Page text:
The tables were Spartan, the lights white and harsh. The room was cavernous. There were aluminium buckets with dirty dishes in them, strewn carelessly around. That apart, the restaurant was not particularly ‘dirty’. The thing about the ambiance perceptions is that it depends on what you are used to and how open you are to experimenting. If you are someone who eats their biryani at Idrees, the famous road side biryani joint in Lucknow, then Shah Ghouse would seem like a fine dining establishment. If a Dum Pukht, on the other hand is where you go for your biryani fix, then Shah Ghouse won’t be up your street by any stretch of imagination. Moreover, India is a country that is in a state of change. The world of Shah Ghouse, and of old Hyderabad in general, talk of an India of yore. That of a Nizam in Kolkata, or a Moti Mahal in Daryagunj or a Koshy in Bangalore. The city centres have moved since then and the post 80s generation is more familiar to an India which tries to match up to the ‘modern’ world, specifically the west. To this generation, Shah Ghouse would seem more like apt as cafeteria of the Jurrassic World. Thankfully such legends still run packed, as there are many Indias, and not just one.

Incidentally, the Shah Ali Banda outlet of Shah Ghouse was opened in 1989 according to the Shah Ghouse website. A telling statement of how much Hyderabad has changed of late. Today, the modern city is home to the prettiest looking cafes around from what I saw during my drive around the previous night.

Coming back to the Shah Ghouse at Shah Ali Banda, it was not air-conditioned but yet didn’t feel warm that January afternoon. The waiting staff was enterprising and efficient. Then menu went into many many rows beyond biryani and had ‘Chinese’ offerings of course!

The biryani came in multiple portion sizes it appeared. I chose mutton, and the smallest one possible.

It was served to me with the customary yogurt based dahi chutney and a nuanced curry called mirchi ka salan.

The rice in the ‘small’ portion was enough to feed a king’s retinue. I packed 3/4ths and ate the rest. Finishing the entire portion needed a bigger man than me to be honest.

The rice was long grained, separate from each other, aromatic and visibly cooked with great finesse. The pieces of mutton, ample and very tender. The masala was not gravy like, unlike in Mumbai, though the rice was not dry at all. The spicing packed in quite the chilli punch and the biryani, though delicious, made me perspire like the Niagara at its most magnificent. Very different from the more demure biryani of Kolkata that I have grown up on and which is comfort food for me. The Shah Ghouse Hyderabadi biryani would be more a one off dalliance for me and I did step out feeling rather pleased with life.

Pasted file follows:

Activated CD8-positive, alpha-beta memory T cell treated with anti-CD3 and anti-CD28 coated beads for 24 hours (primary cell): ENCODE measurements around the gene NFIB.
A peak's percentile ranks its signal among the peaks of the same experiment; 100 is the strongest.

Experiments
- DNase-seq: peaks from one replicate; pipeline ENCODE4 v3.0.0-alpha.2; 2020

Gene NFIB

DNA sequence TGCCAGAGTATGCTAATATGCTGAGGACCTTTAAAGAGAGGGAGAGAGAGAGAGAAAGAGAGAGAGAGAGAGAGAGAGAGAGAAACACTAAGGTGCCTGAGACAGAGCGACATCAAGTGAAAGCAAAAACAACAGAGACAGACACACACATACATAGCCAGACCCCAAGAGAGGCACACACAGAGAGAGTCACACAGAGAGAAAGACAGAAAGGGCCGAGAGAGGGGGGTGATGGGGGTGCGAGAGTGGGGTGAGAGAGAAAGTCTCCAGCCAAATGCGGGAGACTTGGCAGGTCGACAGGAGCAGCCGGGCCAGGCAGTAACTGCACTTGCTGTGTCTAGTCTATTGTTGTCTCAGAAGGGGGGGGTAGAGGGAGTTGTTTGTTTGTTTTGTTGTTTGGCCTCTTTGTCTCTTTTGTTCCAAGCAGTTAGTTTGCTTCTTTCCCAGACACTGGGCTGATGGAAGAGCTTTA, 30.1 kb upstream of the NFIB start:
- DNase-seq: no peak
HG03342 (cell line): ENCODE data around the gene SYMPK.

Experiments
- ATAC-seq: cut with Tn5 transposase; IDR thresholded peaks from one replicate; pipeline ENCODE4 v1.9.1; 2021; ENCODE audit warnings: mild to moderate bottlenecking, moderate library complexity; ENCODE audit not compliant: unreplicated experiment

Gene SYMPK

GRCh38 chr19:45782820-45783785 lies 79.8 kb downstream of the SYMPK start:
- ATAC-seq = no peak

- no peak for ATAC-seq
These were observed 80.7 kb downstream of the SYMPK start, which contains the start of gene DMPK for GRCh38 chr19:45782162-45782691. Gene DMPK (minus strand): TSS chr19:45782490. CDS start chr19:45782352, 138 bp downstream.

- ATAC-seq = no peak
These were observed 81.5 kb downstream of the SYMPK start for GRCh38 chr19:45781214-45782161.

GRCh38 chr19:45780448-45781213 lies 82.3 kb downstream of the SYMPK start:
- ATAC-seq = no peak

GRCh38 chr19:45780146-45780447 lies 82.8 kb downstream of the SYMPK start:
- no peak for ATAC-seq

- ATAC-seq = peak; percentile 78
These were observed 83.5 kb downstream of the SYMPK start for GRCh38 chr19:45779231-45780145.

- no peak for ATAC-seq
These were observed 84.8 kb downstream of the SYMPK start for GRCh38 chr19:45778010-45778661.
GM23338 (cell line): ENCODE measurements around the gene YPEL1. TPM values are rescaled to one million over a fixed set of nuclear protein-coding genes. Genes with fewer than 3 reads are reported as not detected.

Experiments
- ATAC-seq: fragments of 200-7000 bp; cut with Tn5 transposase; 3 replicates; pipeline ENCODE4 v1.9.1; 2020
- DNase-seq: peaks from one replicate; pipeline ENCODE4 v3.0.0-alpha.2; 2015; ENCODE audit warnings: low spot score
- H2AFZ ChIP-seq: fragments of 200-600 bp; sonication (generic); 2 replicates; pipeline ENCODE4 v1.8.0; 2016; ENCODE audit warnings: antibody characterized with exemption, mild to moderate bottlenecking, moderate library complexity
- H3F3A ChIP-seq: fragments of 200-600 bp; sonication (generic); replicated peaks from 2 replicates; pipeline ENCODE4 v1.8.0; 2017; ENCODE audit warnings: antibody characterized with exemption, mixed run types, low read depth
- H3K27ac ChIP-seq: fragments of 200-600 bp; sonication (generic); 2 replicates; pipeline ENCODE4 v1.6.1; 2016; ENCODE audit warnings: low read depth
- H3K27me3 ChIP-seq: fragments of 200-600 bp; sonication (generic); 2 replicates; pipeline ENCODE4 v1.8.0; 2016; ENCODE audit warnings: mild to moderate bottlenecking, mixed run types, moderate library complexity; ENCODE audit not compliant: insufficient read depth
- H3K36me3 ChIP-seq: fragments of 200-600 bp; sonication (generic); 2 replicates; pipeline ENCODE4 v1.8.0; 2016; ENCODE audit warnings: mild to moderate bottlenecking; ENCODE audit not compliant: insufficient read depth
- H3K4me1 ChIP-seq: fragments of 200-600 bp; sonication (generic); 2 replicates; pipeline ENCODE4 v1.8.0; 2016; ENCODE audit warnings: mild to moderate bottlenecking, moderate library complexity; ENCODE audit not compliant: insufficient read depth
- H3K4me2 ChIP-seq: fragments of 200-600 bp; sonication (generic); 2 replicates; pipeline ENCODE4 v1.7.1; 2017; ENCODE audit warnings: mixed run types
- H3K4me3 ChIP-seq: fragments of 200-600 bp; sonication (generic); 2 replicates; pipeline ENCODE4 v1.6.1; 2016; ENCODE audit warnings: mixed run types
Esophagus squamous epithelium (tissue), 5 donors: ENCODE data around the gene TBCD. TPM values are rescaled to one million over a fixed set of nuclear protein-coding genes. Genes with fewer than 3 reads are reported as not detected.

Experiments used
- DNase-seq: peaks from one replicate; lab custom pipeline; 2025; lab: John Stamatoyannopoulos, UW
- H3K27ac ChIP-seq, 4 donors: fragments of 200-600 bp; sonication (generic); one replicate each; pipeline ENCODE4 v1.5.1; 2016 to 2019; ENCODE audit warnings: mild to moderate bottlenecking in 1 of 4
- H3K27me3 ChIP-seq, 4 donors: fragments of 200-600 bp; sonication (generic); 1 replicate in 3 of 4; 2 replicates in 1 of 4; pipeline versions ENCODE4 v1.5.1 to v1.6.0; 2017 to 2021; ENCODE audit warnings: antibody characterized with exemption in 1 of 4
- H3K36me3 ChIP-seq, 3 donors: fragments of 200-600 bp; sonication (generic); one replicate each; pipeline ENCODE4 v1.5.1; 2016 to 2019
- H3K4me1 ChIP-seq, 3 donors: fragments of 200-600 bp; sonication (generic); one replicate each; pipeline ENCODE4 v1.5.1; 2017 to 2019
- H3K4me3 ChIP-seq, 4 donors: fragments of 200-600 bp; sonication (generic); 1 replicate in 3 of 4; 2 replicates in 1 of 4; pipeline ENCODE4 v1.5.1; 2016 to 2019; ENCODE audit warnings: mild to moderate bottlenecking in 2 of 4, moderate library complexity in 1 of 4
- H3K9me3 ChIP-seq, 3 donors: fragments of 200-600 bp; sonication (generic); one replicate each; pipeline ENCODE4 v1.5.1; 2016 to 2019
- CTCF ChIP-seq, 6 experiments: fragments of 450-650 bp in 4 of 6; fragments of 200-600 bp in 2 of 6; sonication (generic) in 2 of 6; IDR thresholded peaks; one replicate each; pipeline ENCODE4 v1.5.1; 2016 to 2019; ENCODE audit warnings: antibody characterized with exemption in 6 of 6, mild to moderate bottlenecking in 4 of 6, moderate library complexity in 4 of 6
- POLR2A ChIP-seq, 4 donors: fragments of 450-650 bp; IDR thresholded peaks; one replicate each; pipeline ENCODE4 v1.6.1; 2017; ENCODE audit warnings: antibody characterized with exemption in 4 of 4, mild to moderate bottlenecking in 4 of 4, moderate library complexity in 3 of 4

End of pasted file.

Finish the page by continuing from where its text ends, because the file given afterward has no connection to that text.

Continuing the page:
After the chillies hit me.
Happy tears

I did get the rest of the biryani back for my mother in law in Mumbai, who loves the Mumbai biryani, and got a vegetable biryani for her too. Unlike the mutton biryani which was served to me promptly, the vegetable biryani took a while to be prepared and brought. I was possibly the first person in a decade to order it seemed and perhaps they had needed the time to scout for the recipe at Shah Ghouse that afternoon!

My mother in law’s verdict? “Not enough masala and yakhni compared to our Bombay biryani.”

And so, continues the great Indian biryani debate.

More pics:

Ground floor at Shah Ghouse:

Dum chai
January 2018 Shah Ghouse, Hyderabad
At the end of my workshop with the IPS 2018 batch
Do watch, a video I shot at Shah Ghouse:

Do read: A post I had written in 2011 about my biryani explorations to Shadab, Cafe Bahar and Paradise in Hyderabad. 

You can read about that and more in my book, The Travelling Belly too. Here's where you can purchase it

Notes: The mutton biryani at the old Shah Gouse was for Rs 130 in January 2018. With the vegetarian biryani and a bottle of water, my bill came to Rs 300.


Near Petrol Pump, Charminar Rd
Syed Ali Chabutra, Shalibanda
Hyderabad, Telangana-500065.

Phone: 098 310 35854